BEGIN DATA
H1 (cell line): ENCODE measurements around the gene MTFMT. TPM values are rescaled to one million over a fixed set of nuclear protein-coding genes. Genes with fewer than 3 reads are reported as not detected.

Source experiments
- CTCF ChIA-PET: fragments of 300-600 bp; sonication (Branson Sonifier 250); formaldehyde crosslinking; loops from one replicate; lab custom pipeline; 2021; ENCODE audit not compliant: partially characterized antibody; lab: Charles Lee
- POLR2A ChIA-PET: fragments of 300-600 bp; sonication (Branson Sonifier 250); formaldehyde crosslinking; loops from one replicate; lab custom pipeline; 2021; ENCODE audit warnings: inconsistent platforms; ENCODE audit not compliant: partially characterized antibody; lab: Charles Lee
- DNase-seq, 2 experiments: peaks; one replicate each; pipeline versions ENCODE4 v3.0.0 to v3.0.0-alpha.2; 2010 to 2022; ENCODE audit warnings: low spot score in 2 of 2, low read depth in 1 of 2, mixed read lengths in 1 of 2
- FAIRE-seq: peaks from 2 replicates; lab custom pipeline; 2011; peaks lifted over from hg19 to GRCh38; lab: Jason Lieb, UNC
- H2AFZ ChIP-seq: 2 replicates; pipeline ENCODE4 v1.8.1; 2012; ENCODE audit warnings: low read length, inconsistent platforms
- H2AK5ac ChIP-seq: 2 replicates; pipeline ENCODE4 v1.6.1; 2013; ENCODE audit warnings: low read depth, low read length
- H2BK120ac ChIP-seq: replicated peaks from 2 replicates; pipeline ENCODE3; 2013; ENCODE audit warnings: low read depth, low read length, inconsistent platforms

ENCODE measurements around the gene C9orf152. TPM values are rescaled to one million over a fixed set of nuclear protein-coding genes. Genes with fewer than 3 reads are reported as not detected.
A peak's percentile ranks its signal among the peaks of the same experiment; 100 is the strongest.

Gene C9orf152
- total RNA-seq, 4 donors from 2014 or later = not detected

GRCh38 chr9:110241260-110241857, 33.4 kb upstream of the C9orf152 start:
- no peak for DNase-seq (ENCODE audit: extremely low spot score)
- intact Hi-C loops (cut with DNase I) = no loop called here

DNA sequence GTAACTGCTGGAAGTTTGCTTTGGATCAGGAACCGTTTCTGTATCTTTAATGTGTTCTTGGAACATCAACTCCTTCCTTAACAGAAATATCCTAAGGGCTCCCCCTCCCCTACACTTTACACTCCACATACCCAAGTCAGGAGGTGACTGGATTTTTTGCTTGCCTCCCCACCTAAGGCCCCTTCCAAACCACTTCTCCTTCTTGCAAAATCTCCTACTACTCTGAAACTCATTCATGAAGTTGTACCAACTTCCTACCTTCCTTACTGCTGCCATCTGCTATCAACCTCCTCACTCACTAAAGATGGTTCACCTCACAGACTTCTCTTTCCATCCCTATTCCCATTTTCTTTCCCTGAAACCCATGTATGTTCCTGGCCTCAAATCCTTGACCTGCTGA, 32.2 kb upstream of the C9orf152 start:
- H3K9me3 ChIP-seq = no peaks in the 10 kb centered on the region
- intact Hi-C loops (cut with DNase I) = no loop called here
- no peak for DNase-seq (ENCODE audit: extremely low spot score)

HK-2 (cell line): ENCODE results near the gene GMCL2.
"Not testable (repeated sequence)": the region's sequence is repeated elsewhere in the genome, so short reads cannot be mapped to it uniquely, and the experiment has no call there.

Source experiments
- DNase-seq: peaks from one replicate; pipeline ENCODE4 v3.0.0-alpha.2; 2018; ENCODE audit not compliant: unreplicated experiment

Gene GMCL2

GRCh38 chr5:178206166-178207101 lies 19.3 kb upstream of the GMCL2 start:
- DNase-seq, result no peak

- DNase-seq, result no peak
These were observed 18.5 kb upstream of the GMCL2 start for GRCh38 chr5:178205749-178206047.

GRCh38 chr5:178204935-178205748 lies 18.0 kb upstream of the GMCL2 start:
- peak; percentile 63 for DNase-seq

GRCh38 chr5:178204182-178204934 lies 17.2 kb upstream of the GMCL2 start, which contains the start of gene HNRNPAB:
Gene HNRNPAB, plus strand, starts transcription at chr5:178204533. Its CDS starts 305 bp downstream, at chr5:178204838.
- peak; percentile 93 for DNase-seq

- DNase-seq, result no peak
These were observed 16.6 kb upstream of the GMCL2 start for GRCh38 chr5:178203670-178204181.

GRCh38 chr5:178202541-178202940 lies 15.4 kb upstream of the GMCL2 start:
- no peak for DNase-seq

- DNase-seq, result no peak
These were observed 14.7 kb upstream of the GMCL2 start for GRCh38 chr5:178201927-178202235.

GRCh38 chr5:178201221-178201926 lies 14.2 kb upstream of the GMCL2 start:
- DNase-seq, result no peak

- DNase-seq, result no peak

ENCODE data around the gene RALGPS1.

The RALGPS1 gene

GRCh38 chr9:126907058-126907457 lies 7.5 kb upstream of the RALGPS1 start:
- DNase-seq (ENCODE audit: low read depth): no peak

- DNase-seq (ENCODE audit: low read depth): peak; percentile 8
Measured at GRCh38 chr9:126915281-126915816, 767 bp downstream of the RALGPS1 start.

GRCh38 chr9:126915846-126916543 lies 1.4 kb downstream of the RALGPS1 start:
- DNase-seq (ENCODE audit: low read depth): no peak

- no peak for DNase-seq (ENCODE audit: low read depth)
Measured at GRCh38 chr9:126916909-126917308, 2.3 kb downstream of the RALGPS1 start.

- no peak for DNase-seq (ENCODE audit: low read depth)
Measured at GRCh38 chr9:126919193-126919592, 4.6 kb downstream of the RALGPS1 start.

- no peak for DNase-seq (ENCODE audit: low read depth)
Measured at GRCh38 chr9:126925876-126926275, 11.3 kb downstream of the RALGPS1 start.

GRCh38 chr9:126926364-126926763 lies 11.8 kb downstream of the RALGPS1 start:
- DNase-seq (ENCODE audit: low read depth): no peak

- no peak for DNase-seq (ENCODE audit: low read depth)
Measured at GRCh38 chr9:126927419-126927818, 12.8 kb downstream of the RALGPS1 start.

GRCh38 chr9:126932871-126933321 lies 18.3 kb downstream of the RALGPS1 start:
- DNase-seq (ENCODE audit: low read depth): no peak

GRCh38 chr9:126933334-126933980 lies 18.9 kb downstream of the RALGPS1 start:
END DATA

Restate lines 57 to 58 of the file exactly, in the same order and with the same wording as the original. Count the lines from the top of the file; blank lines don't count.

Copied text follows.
Measured at GRCh38 chr9:126925876-126926275, 11.3 kb downstream of the RALGPS1 start.

GRCh38 chr9:126926364-126926763 lies 11.8 kb downstream of the RALGPS1 start: